January 12, 2015 by James Henry
The federal government’s case in the Boston Marathon Bombing hinges on the allegation that Dzhokhar Tsarnaev was an equal to his elder brother, Tamerlan, in plotting and executing the attack.
Yet there’s a witness out there who said otherwise, and on a widely-viewed national TV broadcast at that: the still-anonymous carjacking victim “Danny.” The shadowy “Danny” told NBC interviewer Matt Lauer that Dzhokhar appeared to be a follower—an errand boy even—dominated by his older brother. Read full story…
January 12, 2015 by James Henry
The man who first said Dzhokhar and Tamerlan Tsarnaev admitted to the Boston Marathon Bombing may not be the star government witness he was cracked up to be.
January 10, 2015 by Bryson Hull
An affair cost Gen. David Petraeus the CIA’s top job, and now, may cost him his freedom. Was his downfall of his own making, or helped along by his enemies?
January 9, 2015 by Lara Turner
Law enforcement leaks say accused Boston Marathon Bombing suspect Dzhokhar Tsarnaev confessed to his role in the attack on two occasions. An open-and-shut case, right? Here’s why neither purported confession is likely to be part of the evidence against him in his ongoing trial.
January 5, 2015 by Russ Baker
The trial of accused Boston Marathon Bombing co-conspirator Dzhokhar Tsarnaev is starting, but answers about what really happened aren’t likely to be on the docket.
December 21, 2014 by The WhoWhatWhy Team
Tamerlan may have been a double agent recruited by the FBI….The sole witness to Tamerlan’s confession changed his story….Details of a police officer’s shooting don’t add up…the FBI harasses, deports and kills the brothers’ friends…
March 13, 2014 by Russ Baker
Recently, we published evidence of disturbing contradictions in the public accounts of the man who put the guilty stamp on the Tsarnaev brothers in the Boston bombing case. In this second part of a series, we take an in-depth look at that man, the mystery witness. We examine his crucial but little understood role in rapidly ending the investigation of the bombing. Meet “Danny,” the “magic bullet” of the Boston bombing story.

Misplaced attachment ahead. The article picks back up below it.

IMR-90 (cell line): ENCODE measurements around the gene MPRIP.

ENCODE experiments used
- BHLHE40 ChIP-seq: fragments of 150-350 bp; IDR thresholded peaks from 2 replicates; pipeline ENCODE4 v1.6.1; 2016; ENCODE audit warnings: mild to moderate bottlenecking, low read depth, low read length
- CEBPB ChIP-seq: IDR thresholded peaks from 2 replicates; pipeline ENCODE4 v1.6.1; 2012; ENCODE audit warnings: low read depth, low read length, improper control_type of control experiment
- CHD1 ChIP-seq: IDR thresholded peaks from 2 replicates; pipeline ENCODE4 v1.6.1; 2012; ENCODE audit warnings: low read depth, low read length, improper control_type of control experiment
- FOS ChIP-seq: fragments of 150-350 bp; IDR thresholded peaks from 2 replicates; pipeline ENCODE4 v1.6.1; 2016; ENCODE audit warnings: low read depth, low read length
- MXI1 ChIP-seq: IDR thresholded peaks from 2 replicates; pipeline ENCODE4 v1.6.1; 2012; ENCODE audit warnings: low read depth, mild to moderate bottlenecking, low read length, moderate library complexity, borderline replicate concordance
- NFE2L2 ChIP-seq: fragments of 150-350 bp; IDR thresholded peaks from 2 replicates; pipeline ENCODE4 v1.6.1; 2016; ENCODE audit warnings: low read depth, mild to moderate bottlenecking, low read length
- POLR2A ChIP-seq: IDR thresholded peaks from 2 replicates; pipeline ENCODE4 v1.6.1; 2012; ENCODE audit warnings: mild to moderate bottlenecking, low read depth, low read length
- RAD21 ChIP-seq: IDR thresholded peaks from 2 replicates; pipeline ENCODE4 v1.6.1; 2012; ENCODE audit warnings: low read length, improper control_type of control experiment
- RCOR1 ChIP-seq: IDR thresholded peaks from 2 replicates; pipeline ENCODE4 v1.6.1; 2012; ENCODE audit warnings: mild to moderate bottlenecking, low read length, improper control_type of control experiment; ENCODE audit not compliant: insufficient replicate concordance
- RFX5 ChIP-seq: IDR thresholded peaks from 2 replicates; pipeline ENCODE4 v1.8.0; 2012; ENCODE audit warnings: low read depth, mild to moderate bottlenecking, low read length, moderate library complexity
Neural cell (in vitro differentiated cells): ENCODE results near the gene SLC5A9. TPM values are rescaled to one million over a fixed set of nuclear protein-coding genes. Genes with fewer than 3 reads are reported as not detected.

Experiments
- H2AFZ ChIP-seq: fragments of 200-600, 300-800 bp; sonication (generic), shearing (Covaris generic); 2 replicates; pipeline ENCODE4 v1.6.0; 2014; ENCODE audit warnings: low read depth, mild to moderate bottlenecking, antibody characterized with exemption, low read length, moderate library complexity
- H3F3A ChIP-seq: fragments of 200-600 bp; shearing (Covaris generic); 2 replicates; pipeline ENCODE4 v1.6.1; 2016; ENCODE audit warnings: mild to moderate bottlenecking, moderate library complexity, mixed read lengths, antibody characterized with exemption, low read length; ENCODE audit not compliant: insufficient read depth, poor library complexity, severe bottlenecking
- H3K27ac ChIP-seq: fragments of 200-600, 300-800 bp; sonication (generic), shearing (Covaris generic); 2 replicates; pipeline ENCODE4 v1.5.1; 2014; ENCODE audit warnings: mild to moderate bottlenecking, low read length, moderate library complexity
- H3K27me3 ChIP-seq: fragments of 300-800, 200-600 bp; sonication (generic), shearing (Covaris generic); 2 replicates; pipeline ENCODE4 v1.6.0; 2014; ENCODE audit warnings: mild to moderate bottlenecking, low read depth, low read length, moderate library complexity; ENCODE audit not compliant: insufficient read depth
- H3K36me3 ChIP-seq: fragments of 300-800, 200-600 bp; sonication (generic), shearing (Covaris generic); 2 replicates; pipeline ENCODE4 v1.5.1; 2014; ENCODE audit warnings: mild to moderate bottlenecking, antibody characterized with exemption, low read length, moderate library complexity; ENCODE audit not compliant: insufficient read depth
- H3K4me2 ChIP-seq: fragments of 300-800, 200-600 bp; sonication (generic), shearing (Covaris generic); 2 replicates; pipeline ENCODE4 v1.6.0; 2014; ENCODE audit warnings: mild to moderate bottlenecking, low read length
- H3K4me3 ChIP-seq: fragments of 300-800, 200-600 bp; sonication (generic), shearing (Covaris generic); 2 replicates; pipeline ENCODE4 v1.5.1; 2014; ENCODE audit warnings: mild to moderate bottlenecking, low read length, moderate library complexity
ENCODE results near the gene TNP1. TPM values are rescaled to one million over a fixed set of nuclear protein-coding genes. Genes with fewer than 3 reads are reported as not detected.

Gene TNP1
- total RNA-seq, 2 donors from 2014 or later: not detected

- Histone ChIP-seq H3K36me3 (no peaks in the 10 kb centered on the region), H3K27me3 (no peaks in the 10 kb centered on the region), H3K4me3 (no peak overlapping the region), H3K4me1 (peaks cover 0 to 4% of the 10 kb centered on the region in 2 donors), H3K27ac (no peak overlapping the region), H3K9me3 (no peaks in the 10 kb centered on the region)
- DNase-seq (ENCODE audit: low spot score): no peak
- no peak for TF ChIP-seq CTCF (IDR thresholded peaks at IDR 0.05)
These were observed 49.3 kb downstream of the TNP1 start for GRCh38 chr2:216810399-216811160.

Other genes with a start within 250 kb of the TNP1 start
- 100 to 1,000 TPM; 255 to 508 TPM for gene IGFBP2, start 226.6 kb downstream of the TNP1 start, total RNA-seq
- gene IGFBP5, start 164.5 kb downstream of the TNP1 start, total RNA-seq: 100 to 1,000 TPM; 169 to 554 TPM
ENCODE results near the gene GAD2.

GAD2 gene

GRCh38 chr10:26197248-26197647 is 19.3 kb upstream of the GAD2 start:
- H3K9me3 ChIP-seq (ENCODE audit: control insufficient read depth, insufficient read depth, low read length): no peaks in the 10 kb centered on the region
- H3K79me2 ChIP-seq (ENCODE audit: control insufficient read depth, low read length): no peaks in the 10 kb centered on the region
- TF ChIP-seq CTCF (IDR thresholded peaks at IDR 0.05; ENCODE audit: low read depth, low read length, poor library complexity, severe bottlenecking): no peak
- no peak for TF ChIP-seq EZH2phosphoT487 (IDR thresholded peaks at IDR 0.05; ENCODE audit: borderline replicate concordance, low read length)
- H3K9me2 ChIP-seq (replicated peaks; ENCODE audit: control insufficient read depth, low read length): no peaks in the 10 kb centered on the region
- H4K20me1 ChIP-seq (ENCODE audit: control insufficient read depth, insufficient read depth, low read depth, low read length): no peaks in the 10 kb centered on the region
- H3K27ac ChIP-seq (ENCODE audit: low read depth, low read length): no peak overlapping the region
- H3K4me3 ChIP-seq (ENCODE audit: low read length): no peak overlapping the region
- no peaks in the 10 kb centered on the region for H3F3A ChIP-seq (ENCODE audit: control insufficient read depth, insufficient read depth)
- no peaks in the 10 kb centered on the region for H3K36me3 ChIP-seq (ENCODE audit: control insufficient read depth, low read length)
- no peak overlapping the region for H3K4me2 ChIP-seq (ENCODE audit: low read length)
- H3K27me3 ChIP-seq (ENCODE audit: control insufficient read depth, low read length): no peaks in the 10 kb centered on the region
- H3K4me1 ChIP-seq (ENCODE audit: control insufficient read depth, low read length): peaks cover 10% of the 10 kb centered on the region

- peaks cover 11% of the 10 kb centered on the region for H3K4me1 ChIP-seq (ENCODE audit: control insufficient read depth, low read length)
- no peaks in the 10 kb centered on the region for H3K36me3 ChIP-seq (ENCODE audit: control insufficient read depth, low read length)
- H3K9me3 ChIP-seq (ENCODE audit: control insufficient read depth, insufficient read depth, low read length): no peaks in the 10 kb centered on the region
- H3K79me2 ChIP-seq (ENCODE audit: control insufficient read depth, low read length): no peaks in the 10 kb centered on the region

March 11, 2014 by Russ Baker
The only witness to the Boston Marathon bombing confession has provided dramatically inconsistent accounts, an exclusive WhoWhatWhy investigation reveals. The clashing stories, coming from a man whose identity remains shrouded, form the basis for the publicly accepted narrative of the bombing and its aftermath.
The discrepancies involve the nature and length of the carjacking episode, and raise serious questions as to whether the anonymous witness was ever a captive of the alleged bombers. This in turn touches on the credibility of his claim to have received a confession from Tamerlan Tsarnaev.
In fact, the problems with this witness’s story cast doubts on almost everything we have been told about what has been described as the largest terrorist attack on American soil since 9/11.
January 15, 2014 by Russ Baker
The debate over who was responsible for the attack on the American diplomatic compound in Benghazi, Libya, rages on. But the partisan noise appears to be obscuring a much more interesting possibility. Not to mention more troubling.
December 19, 2013 by Russ Baker
Finally, the cracks in the official 9/11 story are beginning to widen. Two congressmen— alarmed by what they have read about financial and logistical support of top Saudi officials for the purported 9/11 hijackers—are demanding that President Obama declassify a report that would tell us much more about what the US government knows.
November 14, 2013 by James Henry and David J. Krajicek
The federal government’s grip on information about the Boston Marathon Bombing investigation and prosecution gets ever more vise-like. A federal judge has rejected the ACLU’s attempt to file a friend of the court brief raising serious constitutional questions about the government’s proceedings against the accused bomber Dzhokhar Tsarnaev. And his defense attorneys have charged that the government continues to withhold investigatory details that Tsarnaev needs to get a fair trial. A civil liberties attorney tells WhoWhatWhy that the judge is acting like “a tool of the U.S. Department of Justice.”